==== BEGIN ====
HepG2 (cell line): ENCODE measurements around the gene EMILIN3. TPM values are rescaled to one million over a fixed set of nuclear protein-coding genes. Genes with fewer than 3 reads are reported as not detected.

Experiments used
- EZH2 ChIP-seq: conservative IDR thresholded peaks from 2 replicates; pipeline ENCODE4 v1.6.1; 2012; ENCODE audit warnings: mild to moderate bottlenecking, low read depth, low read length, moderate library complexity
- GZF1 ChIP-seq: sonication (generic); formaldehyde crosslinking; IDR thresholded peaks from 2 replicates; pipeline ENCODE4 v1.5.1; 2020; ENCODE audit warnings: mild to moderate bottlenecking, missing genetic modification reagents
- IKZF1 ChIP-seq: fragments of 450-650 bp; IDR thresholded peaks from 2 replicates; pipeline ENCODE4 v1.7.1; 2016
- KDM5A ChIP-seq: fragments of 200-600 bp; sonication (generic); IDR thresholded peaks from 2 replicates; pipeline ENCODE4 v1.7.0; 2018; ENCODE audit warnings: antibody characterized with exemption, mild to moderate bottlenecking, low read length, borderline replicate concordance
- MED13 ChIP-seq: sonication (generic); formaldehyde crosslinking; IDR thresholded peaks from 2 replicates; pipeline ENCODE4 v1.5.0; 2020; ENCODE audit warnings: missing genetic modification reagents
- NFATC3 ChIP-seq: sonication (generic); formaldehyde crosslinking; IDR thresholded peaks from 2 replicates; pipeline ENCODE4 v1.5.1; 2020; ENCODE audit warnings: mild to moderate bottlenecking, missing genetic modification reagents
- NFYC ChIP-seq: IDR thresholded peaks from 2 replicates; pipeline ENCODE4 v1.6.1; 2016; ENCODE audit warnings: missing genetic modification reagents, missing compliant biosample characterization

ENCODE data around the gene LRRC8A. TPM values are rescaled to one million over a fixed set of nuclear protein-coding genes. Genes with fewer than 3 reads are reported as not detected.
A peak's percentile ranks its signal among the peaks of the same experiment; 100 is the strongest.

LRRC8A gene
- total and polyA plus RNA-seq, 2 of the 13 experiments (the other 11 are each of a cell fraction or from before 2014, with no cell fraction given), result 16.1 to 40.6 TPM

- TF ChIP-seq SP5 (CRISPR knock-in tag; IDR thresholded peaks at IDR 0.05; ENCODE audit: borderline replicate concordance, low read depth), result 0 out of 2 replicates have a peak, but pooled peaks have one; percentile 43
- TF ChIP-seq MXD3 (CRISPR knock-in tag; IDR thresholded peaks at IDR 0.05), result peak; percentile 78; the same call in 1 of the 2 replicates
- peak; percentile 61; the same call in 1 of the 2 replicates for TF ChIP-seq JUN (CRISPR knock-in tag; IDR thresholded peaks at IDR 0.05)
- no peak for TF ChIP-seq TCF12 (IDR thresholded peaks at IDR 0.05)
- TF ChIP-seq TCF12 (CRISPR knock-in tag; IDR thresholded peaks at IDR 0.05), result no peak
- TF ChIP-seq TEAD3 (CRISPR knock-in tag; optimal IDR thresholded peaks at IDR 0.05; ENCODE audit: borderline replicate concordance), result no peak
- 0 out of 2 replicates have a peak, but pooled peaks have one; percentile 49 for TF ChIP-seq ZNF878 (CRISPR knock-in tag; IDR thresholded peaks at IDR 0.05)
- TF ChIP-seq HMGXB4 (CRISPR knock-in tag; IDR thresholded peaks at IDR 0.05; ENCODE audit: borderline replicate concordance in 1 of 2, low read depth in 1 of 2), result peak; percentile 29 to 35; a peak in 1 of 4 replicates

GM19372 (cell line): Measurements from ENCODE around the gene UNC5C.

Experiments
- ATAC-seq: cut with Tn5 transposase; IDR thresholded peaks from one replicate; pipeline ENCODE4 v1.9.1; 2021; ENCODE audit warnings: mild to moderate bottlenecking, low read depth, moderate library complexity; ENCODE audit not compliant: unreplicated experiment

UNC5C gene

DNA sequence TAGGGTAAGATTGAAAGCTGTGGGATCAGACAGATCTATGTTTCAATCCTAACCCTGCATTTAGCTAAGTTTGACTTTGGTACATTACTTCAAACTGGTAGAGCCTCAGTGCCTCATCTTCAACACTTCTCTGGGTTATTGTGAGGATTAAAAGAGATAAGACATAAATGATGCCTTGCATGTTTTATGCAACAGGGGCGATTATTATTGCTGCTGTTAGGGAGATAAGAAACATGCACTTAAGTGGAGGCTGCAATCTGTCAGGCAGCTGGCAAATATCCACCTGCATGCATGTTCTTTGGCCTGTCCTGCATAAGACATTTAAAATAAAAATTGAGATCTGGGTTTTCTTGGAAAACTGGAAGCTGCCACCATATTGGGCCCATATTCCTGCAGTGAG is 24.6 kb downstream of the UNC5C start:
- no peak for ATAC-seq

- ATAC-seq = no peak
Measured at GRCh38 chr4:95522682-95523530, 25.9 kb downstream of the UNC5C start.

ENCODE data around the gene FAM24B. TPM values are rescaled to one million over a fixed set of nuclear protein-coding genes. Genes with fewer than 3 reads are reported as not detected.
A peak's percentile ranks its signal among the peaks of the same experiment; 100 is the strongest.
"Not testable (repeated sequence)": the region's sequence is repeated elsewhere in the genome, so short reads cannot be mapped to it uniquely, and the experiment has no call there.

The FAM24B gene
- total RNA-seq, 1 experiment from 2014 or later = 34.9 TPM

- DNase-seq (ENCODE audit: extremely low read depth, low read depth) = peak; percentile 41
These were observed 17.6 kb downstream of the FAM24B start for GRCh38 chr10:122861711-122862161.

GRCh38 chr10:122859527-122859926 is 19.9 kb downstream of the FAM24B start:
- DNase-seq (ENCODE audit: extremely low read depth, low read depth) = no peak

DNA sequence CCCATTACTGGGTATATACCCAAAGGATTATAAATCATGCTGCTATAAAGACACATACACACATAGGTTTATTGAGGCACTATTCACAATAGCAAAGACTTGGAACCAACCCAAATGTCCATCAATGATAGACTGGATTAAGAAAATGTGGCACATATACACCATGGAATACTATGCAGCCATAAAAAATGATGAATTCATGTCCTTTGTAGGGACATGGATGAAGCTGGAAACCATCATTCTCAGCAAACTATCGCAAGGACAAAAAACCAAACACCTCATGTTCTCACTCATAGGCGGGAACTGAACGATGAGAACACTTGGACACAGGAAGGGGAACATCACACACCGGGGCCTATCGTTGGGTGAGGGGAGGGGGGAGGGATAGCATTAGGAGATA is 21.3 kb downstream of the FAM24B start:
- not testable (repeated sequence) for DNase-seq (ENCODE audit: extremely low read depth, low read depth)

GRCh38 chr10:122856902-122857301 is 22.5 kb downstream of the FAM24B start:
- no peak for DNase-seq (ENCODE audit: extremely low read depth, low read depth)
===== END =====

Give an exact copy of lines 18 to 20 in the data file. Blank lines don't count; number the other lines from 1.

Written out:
- TF ChIP-seq TCF12 (CRISPR knock-in tag; IDR thresholded peaks at IDR 0.05), result no peak
- TF ChIP-seq TEAD3 (CRISPR knock-in tag; optimal IDR thresholded peaks at IDR 0.05; ENCODE audit: borderline replicate concordance), result no peak
- 0 out of 2 replicates have a peak, but pooled peaks have one; percentile 49 for TF ChIP-seq ZNF878 (CRISPR knock-in tag; IDR thresholded peaks at IDR 0.05)